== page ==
FORT MILL — Joanne Sizoo saw unmatched hospitality. She saw devotion. She saw people of varying faiths living peacefully.
Then, the pastor of Grace Presbyterian Church came home.
Sizoo returned recently from Iraq, where she went places and saw sights she still can’t entirely share. Some, because details could put Christians there in danger. Others, because Sizoo is still reconciling them herself.
“Just the extraordinary faithfulness of the Christians in Iraq, and their graciousness towards Americans, was pretty amazing,” she said.
Sizoo met a woman, a “very visible Christian who’s out to make a difference,” who leaves the area where she lives every weekend because it isn’t safe. She has bodyguards at all times when she is there.
She also met enough people to understand there’s more than fear to the country.
“The danger comes from the outliers, not the regular folks,” Sizoo said.
The Christians Sizoo met are well-educated – engineers and reconstructive surgeons. They’re respected and thought honest by outsiders. They’re committed to prayer. There are no female pastors, Sizoo learned when invited to serve communion.
“She whipped out a camera and took a picture,” Sizoo said of her encounter with an Iraqi woman during the service. “The flash went off in my face. It was pretty clear she had never seen a woman in that role before.”
Faith stories weren’t confined to Christians.
Sizoo met a Muslim who, at 80, still tends the grave of someone “very important in the Jewish tradition.” He began tending the grave 64 years ago, when Jewish neighbors chose – or were forced – to move to a newly established Israel. The man’s family will tend the grave when he is no longer able, Sizoo said, “because of a promise he made to his Jewish neighbors before they left.”
Another tomb has a Christian man tending the burial place of Nahum, a Jewish prophet and namesake of an Old Testament book of the Bible. The man’s children understand they will tend the tomb once their father no longer can.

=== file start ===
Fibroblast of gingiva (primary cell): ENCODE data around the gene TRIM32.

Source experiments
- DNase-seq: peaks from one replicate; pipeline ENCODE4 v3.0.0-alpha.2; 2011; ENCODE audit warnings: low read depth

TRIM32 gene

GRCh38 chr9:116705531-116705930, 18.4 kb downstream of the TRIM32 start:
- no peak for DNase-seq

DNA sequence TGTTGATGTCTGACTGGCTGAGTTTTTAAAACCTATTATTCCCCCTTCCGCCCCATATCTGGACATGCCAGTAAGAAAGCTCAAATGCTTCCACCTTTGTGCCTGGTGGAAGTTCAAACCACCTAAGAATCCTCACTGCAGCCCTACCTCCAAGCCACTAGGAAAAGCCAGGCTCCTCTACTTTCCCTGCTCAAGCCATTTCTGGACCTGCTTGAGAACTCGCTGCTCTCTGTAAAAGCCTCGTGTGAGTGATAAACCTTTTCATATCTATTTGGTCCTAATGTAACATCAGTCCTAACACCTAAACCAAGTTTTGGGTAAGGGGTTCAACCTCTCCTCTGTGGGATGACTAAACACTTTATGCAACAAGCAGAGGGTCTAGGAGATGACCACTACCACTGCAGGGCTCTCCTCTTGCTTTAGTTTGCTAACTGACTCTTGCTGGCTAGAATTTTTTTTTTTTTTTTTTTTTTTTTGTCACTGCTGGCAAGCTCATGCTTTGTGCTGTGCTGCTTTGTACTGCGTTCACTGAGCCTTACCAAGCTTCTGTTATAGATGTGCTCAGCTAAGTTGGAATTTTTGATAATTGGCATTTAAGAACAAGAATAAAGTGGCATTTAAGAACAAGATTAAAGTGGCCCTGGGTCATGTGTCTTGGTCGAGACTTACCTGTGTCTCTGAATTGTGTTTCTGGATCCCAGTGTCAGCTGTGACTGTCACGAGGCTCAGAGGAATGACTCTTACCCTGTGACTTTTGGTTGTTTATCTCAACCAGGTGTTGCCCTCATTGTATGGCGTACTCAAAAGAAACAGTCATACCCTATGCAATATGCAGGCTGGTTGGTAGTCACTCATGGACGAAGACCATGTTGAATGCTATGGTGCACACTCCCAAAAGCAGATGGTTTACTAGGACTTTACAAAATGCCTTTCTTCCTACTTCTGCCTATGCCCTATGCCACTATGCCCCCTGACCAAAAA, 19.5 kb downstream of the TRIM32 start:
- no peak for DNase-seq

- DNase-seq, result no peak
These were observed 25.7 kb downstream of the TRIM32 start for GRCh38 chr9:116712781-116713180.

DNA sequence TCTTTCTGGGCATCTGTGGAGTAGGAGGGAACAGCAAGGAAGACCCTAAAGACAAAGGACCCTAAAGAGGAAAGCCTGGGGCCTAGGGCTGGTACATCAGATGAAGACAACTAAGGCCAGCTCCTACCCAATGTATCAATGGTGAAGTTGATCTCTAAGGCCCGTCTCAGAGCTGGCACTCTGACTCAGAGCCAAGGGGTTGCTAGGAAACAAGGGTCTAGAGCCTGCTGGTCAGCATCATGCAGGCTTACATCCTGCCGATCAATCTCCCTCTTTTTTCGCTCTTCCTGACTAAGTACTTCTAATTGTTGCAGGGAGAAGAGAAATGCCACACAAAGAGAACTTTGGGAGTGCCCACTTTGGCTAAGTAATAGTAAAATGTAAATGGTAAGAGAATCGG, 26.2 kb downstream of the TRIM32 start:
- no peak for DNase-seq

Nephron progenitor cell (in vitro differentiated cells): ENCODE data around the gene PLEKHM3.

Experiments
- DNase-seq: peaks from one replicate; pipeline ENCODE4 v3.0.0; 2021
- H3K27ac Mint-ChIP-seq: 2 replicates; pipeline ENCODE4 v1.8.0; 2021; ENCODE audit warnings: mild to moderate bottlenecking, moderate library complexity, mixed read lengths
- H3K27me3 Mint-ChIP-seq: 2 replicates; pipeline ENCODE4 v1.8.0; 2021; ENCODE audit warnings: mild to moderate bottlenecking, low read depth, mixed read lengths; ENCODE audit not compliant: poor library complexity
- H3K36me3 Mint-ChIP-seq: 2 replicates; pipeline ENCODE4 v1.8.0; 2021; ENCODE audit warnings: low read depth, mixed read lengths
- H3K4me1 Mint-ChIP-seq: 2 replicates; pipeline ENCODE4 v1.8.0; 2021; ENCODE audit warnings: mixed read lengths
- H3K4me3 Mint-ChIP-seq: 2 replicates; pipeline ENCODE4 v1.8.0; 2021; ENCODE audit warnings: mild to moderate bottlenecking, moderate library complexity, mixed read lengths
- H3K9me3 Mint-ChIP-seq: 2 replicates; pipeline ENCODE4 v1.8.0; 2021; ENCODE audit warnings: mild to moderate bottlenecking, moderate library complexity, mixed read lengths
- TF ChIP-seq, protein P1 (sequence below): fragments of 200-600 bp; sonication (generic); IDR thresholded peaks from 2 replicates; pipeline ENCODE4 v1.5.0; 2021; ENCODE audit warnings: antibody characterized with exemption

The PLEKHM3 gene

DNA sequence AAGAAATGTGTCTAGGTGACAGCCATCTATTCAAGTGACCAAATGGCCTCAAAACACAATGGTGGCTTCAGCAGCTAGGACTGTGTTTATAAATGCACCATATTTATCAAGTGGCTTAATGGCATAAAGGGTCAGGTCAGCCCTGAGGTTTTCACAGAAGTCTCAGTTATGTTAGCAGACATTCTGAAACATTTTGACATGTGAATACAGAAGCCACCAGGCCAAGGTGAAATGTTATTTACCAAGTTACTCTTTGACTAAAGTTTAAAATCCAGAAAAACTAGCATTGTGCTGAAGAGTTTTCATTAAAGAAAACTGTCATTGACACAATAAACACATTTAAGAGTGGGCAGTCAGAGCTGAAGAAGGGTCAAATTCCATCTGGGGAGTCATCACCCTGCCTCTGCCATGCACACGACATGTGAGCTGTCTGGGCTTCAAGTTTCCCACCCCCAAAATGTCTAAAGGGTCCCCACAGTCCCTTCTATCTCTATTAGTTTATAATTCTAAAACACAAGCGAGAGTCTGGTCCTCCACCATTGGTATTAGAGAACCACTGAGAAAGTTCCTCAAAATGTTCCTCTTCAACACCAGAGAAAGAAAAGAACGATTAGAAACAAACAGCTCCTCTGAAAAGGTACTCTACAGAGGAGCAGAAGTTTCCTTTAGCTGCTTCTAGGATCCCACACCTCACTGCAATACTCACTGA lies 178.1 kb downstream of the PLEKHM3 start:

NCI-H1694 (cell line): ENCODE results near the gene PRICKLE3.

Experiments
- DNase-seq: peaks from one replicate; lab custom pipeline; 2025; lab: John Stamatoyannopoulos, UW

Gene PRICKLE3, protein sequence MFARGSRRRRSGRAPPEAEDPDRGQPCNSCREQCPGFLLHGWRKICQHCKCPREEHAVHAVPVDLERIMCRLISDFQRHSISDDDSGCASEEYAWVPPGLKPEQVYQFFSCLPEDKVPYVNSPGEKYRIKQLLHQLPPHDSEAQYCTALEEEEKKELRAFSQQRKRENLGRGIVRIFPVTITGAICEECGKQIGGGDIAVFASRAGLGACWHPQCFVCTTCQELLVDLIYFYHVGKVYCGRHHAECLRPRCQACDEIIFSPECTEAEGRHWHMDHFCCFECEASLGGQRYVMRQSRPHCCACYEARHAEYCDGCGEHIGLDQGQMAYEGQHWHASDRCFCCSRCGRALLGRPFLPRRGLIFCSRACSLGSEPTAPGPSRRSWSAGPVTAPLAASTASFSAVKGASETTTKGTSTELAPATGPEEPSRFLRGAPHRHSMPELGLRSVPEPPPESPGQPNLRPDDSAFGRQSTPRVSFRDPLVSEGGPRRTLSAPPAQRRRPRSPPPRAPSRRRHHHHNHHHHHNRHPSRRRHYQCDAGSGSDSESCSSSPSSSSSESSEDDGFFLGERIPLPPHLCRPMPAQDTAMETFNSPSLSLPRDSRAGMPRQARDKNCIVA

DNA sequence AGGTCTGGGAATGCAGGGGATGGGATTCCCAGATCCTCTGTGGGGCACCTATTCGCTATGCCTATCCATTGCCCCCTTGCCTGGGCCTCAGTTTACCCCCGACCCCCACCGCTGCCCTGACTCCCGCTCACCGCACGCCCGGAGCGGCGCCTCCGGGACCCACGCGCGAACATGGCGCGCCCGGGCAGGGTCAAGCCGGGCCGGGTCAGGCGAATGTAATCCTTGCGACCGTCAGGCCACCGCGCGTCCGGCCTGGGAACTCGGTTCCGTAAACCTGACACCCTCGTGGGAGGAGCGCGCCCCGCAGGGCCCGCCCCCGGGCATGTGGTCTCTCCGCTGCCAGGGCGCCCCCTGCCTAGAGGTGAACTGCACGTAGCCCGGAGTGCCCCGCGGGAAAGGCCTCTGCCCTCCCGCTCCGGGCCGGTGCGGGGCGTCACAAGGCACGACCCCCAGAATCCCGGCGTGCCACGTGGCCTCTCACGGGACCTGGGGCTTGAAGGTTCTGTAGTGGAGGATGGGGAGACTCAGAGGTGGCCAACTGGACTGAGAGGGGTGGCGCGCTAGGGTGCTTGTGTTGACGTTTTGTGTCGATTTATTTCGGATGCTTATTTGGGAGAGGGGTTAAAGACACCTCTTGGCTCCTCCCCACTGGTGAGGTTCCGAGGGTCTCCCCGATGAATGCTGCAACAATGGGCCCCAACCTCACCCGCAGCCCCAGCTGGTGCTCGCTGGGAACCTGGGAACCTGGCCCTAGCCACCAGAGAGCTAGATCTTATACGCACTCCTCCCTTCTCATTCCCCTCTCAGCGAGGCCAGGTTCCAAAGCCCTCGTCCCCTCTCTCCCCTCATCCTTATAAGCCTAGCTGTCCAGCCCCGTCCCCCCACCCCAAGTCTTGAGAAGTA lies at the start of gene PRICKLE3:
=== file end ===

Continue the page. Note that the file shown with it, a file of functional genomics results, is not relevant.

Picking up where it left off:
“It was profoundly moving to see these promises still being kept by people of other faiths,” Sizoo said.
Visiting aqueducts, Sizoo motioned for a young child so the pastor could take a picture. A Muslim family had several children photographed, then invited Sizoo to dinner and to spend the night.
Long-read Bible stories of people taking in travelers and strangers came to life in modern Iraq.
“I’ve been teaching this stuff about the culture of hospitality my whole ministry,” Sizoo said, “and it’s the same today as it ever was.”
Sizoo visited two Syrian camps, homes to 15,000 and 60,000 refugees.
“Pretty much a whole town from Syria arrived within a week,” Sizoo said.
Refugees lived in tents “significantly smaller” than Sizoo’s church office. One father of three had to sell his heater to pay for open-heart surgery. Still, he made sure to have a neighbor serve tea when Sizoo visited.
It’s illegal to proselytize – trying to convert someone from one faith to another – so Sizoo and pastors in the area had to show love through service. Which is the way people there need it, she said.
“It was a profound experience to offer a little bit of hope to someone who has no hope,” she said.
Sizoo also met with political leaders. Iraqis have differing opinions of political events in their region. Where Sizoo stayed, people were grateful for American intervention in the Gulf War more than 20 years ago.
However, “I didn’t find anyone who found our involvement there (in 2003) favorable,” she said. “Those are two very different experiences.”
Sizoo probably kids when talking about how she’ll react to American Christians’ claiming mistreatment for their faith – probably.
“That, now, sort of makes me want to slap them,” the pastor said. “We have no idea.
“The problems that people have here are very real, and I care about them. The things they deal with (in Iraq) are of such a different magnitude.”
After about two weeks in the Middle East, Sizoo spent two days in Germany as snow grounded flights to Charlotte. She “just wandered around Frankfurt,” internalizing the trip she would take again “in a heartbeat.” It took several days back home to overcome the “culture lag.”
There aren’t souvenir stands in Iraq. Along with a few remnants from one of Saddam’s toppled palaces, all Sizoo brought back is the belief she’ll be a better minister from having gone.
John Marks • 803-547-2353